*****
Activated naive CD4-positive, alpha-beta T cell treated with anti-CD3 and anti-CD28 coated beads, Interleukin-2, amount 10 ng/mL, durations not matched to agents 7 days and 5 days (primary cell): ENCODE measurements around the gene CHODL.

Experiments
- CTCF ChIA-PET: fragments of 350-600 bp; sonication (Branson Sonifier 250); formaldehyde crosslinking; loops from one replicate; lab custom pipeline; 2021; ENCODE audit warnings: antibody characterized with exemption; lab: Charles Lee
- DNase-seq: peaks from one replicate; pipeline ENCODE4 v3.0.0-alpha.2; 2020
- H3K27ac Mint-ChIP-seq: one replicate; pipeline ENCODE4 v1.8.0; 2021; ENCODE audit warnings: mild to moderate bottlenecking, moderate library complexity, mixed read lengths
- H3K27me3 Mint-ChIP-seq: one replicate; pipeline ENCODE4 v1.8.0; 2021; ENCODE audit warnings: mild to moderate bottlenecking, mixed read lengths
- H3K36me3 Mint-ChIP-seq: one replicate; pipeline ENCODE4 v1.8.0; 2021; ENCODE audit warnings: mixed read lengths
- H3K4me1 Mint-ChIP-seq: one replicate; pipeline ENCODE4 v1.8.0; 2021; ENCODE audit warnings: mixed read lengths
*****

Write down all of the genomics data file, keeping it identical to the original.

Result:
Activated naive CD4-positive, alpha-beta T cell treated with anti-CD3 and anti-CD28 coated beads, Interleukin-2, amount 10 ng/mL, durations not matched to agents 7 days and 5 days (primary cell): ENCODE measurements around the gene CHODL.

Experiments
- CTCF ChIA-PET: fragments of 350-600 bp; sonication (Branson Sonifier 250); formaldehyde crosslinking; loops from one replicate; lab custom pipeline; 2021; ENCODE audit warnings: antibody characterized with exemption; lab: Charles Lee
- DNase-seq: peaks from one replicate; pipeline ENCODE4 v3.0.0-alpha.2; 2020
- H3K27ac Mint-ChIP-seq: one replicate; pipeline ENCODE4 v1.8.0; 2021; ENCODE audit warnings: mild to moderate bottlenecking, moderate library complexity, mixed read lengths
- H3K27me3 Mint-ChIP-seq: one replicate; pipeline ENCODE4 v1.8.0; 2021; ENCODE audit warnings: mild to moderate bottlenecking, mixed read lengths
- H3K36me3 Mint-ChIP-seq: one replicate; pipeline ENCODE4 v1.8.0; 2021; ENCODE audit warnings: mixed read lengths
- H3K4me1 Mint-ChIP-seq: one replicate; pipeline ENCODE4 v1.8.0; 2021; ENCODE audit warnings: mixed read lengths